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Endocrinology. 1990 Nov;127(5):2418-22.

Hypoglycemic potency and metabolic clearance rate of intravenously administered human proinsulin and metabolites.

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1
Department of Medicine, University of Chicago, Pritzker School of Medicine, Illinois 60637.

Abstract

Since circulating proinsulin has been suggested to be important in the pathogenesis of noninsulin-dependent diabetes, and biosynthetic human proinsulin (HPI) may have a therapeutic role in patients with diabetes mellitus, the biological activity of proinsulin metabolites is of potential significance. Moreover, recent studies have suggested that the majority of circulating proinsulin immunoreactivity consists of metabolites. We, therefore, compared the blood glucose-lowering ability and MCR of the two proinsulin metabolites des-(31,32)HPI and des-(64,65)HPI with intact HPI in seven anesthetized dogs after an overnight fast. Intravenous bolus injections of 12.5 micrograms HPI/kg BW and equimolar amounts of des-(31,32)HPI and des-(64,65)HPI were given on three separate occasions. In addition to blood glucose, des-(31,33)HPI, des-(64,65)HPI, and HPI were measured using an insulin RIA and peptide-specific standard curves. Kinetic parameters were derived by fitting two exponentials to the respective decay curves. The MCR of HPI (3.3 +/- 0.1 ml/kg.min) was significantly lower (P less than 0.05) than that of des-(64,65)HPI (6.4 +/- 0.6 ml/kg.min), but was not significantly different from that of des-(31,32)HPI (3.8 +/- 0.4 ml/kg.min). The MCR of biosynthetic insulin (17.2 +/- 1.8 ml/kg.min), as measured in three of the dogs, was higher than that of HPI or the two metabolites. The blood glucose-lowering ability (defined as nadir glucose/fasting glucose, expressed as a percentage) of des-(64,65)HPI (49.3 +/- 5.0%) was significantly greater (P less than 0.05) than that of intact HPI (87 +/- 2.2%), and the glucose-lowering ability of des-(31,32)HPI (75.2 +/- 3.8%) was intermediate. In conclusion, HPI metabolites are more biologically active than intact HPI. The extent of in vivo conversion of proinsulin to metabolites may enhance the biological activity of proinsulin and, thus, have physiological, pathophysiological, and therapeutic significance.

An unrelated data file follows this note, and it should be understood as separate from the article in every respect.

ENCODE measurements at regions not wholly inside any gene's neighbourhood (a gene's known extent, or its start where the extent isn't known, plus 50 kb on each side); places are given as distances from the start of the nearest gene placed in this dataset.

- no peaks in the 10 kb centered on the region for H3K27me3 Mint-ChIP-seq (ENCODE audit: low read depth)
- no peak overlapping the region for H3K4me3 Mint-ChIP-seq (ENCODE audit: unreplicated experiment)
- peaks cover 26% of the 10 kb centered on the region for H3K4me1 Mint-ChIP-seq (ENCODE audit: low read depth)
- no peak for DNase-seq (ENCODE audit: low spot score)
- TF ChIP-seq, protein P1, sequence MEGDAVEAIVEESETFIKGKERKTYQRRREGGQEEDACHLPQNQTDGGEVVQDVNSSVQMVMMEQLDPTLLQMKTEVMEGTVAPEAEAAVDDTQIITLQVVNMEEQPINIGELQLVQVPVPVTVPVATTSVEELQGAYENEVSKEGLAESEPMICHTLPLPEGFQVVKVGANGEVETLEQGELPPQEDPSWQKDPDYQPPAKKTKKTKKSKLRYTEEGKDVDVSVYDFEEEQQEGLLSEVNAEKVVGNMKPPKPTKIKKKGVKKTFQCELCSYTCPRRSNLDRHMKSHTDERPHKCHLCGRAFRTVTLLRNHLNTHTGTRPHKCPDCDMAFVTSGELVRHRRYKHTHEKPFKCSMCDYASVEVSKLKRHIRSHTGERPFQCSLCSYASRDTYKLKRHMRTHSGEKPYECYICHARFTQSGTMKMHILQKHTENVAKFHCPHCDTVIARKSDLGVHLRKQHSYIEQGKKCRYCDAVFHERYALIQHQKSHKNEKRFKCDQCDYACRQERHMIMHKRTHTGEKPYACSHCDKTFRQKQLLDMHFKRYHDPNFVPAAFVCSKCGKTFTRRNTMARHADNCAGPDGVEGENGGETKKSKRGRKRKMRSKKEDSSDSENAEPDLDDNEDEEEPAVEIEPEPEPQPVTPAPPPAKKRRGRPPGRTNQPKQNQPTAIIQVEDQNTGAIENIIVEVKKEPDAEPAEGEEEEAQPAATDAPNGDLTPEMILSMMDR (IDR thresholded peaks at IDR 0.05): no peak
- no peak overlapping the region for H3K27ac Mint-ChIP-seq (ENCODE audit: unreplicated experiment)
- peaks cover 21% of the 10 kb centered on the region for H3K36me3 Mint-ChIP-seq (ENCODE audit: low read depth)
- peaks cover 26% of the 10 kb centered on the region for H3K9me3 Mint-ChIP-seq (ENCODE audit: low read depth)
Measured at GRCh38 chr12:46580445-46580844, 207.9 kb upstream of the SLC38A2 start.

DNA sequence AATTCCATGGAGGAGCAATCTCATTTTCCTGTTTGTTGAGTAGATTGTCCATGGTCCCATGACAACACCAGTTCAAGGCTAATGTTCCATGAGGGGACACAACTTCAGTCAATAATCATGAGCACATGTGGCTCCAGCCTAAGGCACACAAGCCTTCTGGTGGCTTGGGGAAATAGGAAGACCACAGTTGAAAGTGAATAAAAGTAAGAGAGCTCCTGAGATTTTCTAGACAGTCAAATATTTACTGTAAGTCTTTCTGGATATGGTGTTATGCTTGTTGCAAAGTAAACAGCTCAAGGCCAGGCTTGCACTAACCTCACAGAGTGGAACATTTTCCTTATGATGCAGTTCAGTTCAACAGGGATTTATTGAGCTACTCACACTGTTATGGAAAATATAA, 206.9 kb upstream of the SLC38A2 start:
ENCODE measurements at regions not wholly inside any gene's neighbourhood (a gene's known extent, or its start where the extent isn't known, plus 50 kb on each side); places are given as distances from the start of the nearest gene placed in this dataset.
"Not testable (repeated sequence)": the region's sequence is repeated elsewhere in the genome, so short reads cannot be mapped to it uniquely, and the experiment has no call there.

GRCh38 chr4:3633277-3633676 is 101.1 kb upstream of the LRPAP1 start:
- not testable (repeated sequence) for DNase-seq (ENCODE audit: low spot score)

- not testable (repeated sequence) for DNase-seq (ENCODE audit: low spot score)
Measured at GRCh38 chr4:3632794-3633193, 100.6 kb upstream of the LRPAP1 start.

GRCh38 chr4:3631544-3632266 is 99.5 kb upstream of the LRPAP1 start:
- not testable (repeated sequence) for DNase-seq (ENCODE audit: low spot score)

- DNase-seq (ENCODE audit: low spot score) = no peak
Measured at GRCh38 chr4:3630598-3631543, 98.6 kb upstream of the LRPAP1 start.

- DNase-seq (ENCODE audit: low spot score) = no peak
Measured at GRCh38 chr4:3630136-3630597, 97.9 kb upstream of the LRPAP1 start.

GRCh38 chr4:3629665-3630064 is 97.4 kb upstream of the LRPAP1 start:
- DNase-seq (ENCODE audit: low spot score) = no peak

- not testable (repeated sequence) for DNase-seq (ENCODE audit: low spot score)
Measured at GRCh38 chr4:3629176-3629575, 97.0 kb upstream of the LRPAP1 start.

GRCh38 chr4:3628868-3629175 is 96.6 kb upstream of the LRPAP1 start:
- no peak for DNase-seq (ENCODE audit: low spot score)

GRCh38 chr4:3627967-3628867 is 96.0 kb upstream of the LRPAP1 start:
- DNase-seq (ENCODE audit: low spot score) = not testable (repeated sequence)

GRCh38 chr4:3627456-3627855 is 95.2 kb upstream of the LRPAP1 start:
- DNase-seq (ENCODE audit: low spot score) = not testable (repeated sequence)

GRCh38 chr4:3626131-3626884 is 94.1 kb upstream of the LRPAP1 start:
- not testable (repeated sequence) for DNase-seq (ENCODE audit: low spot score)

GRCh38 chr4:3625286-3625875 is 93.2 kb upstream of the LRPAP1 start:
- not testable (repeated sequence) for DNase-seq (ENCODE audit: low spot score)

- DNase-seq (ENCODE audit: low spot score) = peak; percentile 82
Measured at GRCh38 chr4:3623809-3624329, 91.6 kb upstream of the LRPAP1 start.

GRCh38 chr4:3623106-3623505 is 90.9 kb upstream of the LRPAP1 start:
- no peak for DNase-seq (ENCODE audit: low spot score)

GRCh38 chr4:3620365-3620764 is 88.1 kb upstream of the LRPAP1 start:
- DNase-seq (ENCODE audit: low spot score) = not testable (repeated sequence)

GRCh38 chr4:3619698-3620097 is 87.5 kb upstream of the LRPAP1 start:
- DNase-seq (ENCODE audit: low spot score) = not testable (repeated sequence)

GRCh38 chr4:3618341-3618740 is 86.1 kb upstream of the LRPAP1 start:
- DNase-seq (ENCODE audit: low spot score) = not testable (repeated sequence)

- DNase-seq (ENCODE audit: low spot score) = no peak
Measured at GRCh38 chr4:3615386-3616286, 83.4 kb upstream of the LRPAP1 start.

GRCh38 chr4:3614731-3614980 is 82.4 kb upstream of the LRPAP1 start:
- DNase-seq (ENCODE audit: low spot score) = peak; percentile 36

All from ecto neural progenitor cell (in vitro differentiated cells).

PMID:
2226325
DOI:
10.1210/endo-127-5-2418
[Indexed for MEDLINE]

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